How To Tell Which Hen Is Laying Eggs

Photo of Kassandra Smith

Kassandra Smith

Senior Editor • Backyard Chicken Coops

Last Updated: 16 July 2020

You’ve got a beautiful flock of hens, and a healthy supply of eggs everyday - but who’s putting the hard yards in? It can be hard to tell if you don’t catch them in the act!

Here are some ways to tell which hens are the egg-cellent layers of the bunch.

this speckled hen may lay different coloured eggs to other chickens

Tell-Tale Signs That Eggs Are Afoot:

  • Pale Legs

If your girl is a productive worker, then her normally yellow legs may be quite pale.This is because the pigment used in a chickens yellow legs is diverted to make the golden yolk when a hen is laying! In comparison, anyone who’s not laying will have quite vivid coloured pins.

  • Red Comb

The hens comb is also a good indicator or laying activity - layers will have a bright red, plump comb whereas non-layers will have a smaller, duller comb.

  • Squatting

If you approach your hens and lightly stroke or touch them, prospective layers will do a submissive ‘squat’.

  • Breastbone

If you feel around an egg laying chickens breastbone, it should be quite large - around 4 fingers in width. Their abdomen will be about 3 fingers in width. This will be less for non-layers.

  • Personality

A productive layer will look alive! They’ll be very alert and have wide eyes. If your hens are looking a little lazy or listless, then they’re probably not the ones putting in the hard yards.

How To Encourage Laying


If you bought your hens at point-of-lay but haven’t seen any produce as of yet, here are some tips and tricks to help get the show on the road. This won’t guarantee that they’ll start pumping out eggs pronto - sometimes they won’t lay until they’re good and ready!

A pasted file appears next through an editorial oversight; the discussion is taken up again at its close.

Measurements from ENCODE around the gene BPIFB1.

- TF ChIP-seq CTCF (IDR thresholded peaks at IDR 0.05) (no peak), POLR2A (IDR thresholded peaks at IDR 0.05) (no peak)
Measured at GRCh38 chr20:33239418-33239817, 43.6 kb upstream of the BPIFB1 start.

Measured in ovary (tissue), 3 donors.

• Keep them well fed and watered

Keep your flock well fed with a healthy diet of layer rations (as long as their at least 19 weeks of age). This has more calcium in it, which is essential for any hard working girls producing lots of delicious eggs!  Also ensure that your hens have access to clean, fresh water. If they don’t, they actually won’t be able to produce any eggs at all.

Giving them an extra calcium boost by adding shell grit or crushed egg shells to their diet is also advisable - it keeps their eggs and their bones strong.

  • Ensure there are enough nesting boxes for everyone

There needs to be ample nesting box space for your hens to want to lay - also, it doesn’t hurt to make conditions a little comfy for them! Line the nesting box with some cozy straw to make it inviting - you can even stick a fake ‘egg’ (i.e. golf ball) into the nesting box to encourage laying behaviour!

You can make nesting boxes even cozier by stringing up some curtains around it - chickens need their laying environment to be dark and private.

  •    Stress your hens less!

Stress-free hens are happy, productive layers. If your chooks are under the pump, then they’re less likely to provide fresh eggs. Check out our ‘How To Help Your Hens Stress Less’ article for more information on keeping the flock cool, calm and collected.

If you look after your hens, keep them healthy and well fed, then your hens should provide you with lots of delicious eggs - unless there’s some sort of pre-disposed medical or physiological reason beyond your control.

By housing your chicken in a secure, safe and spacious coop such as the Taj Mahal, Penthouse and Mansion, you’ve already set yourself on the path to finding fresh eggs in your nesting boxes daily!


As well as these great ways to encourage egg-laying, there are other behaviours that might be reducing the egg production rate. From eating their own eggs to not nesting in their boxes, there are habits that can be frustrating for keepers and harmful to your flock. Like all pets, chickens can be trained to stop bad habits and reinforce positive ones.

Cluckily, our friends over at Chickenpedia have created an amazing Chicken Etiquette Course. This extensive online course shares useful advice on a variety of chicken behaviours. The well-structured course will also help you deal with bad behaviour and encourage positive behaviours. Keep the neighbours happy - their only complaint will be that they wish they also had chickens!

Learn how to have the best-behaved chickens in town with this beginner-friendly course. This is why I highly recommend Chickenpedia’s courses to all of my readers! They are filled with vital information that help you raise a happy, healthy flock.

Click here to check out Chickenpedia today!

Sources and further reading